The significance of Bernard Lonergan's work on bias for the ethnic and religious conflicts in Sub-Saharan Africa
Africa has often been perceived as a confluence of tension and conflict and the recent upheavals in Sub-Saharan Africa have done little to help this perception. The rising wave of ethnic and religious violence continues to drain the continent of its material and human resources, leading to what Bernard Lonergan describes as a state of "cumulative decline." Muslim-Christian relations in some African countries are currently at their lowest ebb. The world still remembers the Hutu-Tutsi conflict that led to savage massacres in Rwanda and the warlord politics of Somalia of the 1990s. Followers of the three main religions in Africa: African Traditional Religion (ATR), Islam and Christianity, are perceived to be at odds with one another and sometimes take extreme measures in their quest to seek relevance and assert themselves as a dominant religious force. The official introduction of Sharia law (Islamic legal code) in countries like Nigeria and Sudan is perceived to be an instance of the prevailing religious prejudice that has further compounded the problem, giving a religious twist to an already ethnically polarized people. The Sharia law has been met with stiff resistance from Christian groups who consider it a breach of their fundamental human rights and right to religious liberty. The resistance has led to an upsurge in religious violence, further exacerbating the carnage. Scholars have, at various times, examined the cause of ethnic/religious conflicts in Africa but have not been able to bring about a lasting solution. African bishops, theologians, and policy makers are still laboring to find a meaningful and lasting solution to the crisis. The Canadian Jesuit theologian, Bernard Lonergan (1904-1984) offers an analysis of bias that addresses the root cause of conflict in the human person and society, an analysis that can contribute to a deeper understanding of ethnic and religious conflict in Africa. He also offers resources for overcoming them. His work addresses the "oversights," "unreasonableness," and "irresponsibility" inherent in human conflicts that lead to a cumulative decline in both the human person and society. The import of this work lies in the fact that it brings into the African discussion the work of the renowned Jesuit theologian, Bernard Lonergan whose work on "bias" is significant for promoting a "responsible self," which in turn ensures the promotion of the common good and brings about a meaningful social change.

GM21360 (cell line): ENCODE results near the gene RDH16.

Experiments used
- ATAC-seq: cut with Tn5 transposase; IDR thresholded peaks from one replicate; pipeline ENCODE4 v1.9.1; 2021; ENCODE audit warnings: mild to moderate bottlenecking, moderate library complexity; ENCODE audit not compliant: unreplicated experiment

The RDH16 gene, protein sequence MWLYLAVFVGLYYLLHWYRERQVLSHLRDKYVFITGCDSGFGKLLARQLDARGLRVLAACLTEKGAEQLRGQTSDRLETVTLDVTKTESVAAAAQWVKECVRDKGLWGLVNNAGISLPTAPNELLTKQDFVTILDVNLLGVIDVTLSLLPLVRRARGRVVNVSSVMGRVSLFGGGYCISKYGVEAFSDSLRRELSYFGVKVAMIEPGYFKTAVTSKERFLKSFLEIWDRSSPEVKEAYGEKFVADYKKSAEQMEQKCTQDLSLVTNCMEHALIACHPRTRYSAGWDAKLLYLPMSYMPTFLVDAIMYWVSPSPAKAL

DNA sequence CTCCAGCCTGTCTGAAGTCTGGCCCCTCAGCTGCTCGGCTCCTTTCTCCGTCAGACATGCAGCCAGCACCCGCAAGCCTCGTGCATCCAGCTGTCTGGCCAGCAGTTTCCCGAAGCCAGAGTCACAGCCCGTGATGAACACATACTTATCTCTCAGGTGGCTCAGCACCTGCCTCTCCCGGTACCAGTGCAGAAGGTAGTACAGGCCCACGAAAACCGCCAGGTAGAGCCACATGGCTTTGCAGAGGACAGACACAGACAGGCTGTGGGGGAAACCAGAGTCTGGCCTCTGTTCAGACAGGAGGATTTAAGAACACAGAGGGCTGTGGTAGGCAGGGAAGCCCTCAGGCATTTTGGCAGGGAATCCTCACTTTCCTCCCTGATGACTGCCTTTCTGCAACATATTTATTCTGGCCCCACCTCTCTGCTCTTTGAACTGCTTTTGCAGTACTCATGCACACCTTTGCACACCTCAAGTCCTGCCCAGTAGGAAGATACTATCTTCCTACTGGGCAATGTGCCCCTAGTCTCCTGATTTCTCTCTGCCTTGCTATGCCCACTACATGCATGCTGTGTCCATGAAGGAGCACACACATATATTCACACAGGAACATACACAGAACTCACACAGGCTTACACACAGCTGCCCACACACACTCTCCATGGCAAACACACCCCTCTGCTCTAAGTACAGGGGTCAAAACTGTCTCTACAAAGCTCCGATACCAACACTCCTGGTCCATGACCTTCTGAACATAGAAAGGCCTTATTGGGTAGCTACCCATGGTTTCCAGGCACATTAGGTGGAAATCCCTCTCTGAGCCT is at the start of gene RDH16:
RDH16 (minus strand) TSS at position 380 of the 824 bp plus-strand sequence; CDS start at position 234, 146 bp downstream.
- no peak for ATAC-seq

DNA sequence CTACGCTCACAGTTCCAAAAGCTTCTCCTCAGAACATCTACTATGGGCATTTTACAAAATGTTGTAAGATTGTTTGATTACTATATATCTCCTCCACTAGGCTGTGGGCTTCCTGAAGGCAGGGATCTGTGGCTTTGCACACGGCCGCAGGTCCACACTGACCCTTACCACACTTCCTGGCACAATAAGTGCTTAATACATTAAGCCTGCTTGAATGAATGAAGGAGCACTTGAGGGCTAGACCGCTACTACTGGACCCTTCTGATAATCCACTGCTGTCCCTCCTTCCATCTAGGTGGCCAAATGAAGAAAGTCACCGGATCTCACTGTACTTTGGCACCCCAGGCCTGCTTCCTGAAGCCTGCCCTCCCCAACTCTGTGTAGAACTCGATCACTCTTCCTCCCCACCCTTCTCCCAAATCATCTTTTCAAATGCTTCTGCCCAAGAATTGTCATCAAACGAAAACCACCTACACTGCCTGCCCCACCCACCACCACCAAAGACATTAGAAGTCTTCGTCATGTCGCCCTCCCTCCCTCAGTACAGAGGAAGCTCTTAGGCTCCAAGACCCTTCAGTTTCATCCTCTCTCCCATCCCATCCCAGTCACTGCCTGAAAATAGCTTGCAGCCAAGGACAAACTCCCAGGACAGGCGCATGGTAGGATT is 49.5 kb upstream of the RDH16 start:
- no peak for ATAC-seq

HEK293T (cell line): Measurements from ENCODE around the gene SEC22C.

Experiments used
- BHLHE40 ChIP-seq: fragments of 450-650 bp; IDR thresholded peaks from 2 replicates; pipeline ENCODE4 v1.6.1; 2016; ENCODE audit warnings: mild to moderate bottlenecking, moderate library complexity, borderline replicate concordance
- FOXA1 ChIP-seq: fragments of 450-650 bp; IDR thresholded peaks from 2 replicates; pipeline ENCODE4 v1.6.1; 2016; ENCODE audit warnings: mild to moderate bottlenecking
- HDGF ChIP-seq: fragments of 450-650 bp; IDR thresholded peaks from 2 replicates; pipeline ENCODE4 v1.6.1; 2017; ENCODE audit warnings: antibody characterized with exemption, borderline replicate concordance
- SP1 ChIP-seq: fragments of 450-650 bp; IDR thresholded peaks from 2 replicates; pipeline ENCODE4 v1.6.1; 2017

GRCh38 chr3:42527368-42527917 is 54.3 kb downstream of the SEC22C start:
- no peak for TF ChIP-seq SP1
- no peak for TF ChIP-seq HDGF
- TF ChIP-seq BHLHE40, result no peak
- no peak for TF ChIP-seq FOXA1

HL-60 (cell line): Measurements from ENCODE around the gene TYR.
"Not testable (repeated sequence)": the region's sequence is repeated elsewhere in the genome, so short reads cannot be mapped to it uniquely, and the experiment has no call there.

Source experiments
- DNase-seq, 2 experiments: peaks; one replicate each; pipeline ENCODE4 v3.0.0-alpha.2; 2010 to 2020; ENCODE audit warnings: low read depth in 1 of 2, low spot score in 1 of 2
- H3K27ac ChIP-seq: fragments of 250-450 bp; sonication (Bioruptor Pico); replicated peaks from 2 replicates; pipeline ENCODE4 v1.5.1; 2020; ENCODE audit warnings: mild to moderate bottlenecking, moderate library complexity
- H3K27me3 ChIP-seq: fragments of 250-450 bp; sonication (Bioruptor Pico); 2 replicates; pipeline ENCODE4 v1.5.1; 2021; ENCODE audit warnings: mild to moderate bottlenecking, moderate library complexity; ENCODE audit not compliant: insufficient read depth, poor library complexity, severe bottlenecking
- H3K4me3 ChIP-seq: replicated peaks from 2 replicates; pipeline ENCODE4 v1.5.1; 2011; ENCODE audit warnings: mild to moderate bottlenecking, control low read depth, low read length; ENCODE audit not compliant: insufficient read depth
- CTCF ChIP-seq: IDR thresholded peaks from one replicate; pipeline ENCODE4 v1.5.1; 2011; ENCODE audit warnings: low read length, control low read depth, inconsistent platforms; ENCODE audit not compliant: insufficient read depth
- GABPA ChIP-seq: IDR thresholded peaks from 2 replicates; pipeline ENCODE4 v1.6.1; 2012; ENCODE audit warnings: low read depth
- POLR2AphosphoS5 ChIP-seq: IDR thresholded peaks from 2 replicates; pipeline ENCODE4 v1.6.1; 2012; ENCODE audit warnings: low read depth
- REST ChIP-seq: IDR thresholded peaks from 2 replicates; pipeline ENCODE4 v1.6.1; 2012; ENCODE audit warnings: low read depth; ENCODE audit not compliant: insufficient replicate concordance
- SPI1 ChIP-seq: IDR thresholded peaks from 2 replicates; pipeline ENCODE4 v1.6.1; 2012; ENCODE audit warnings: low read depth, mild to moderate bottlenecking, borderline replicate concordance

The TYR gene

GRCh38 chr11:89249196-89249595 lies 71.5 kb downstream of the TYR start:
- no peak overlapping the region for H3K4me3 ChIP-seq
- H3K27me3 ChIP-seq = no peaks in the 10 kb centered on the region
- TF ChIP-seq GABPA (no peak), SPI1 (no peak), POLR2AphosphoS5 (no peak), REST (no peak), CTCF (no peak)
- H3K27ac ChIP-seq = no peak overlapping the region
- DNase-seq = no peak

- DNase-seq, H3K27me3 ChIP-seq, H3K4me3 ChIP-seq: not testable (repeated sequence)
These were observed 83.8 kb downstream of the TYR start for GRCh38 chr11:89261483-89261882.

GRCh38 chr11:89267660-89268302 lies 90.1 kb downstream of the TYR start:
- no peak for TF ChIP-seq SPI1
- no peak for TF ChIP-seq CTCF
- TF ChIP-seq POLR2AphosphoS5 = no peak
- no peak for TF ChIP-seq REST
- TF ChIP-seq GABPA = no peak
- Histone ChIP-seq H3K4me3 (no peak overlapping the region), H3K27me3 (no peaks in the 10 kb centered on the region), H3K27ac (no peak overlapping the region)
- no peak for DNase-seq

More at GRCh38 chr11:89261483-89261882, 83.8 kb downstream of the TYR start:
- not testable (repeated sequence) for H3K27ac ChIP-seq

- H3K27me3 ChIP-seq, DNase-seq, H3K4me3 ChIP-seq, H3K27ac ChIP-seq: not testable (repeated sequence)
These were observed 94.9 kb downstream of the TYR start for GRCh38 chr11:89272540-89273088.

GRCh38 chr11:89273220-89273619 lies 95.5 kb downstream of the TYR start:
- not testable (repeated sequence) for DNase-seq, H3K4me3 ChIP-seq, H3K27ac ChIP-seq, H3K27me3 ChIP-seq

"The significance of Bernard Lonergan's work on bias for the ethnic and religious conflicts in Sub-Saharan Africa"
(January 1, 2005).
Dissertations (1962 - 2010) Access via Proquest Digital Dissertations.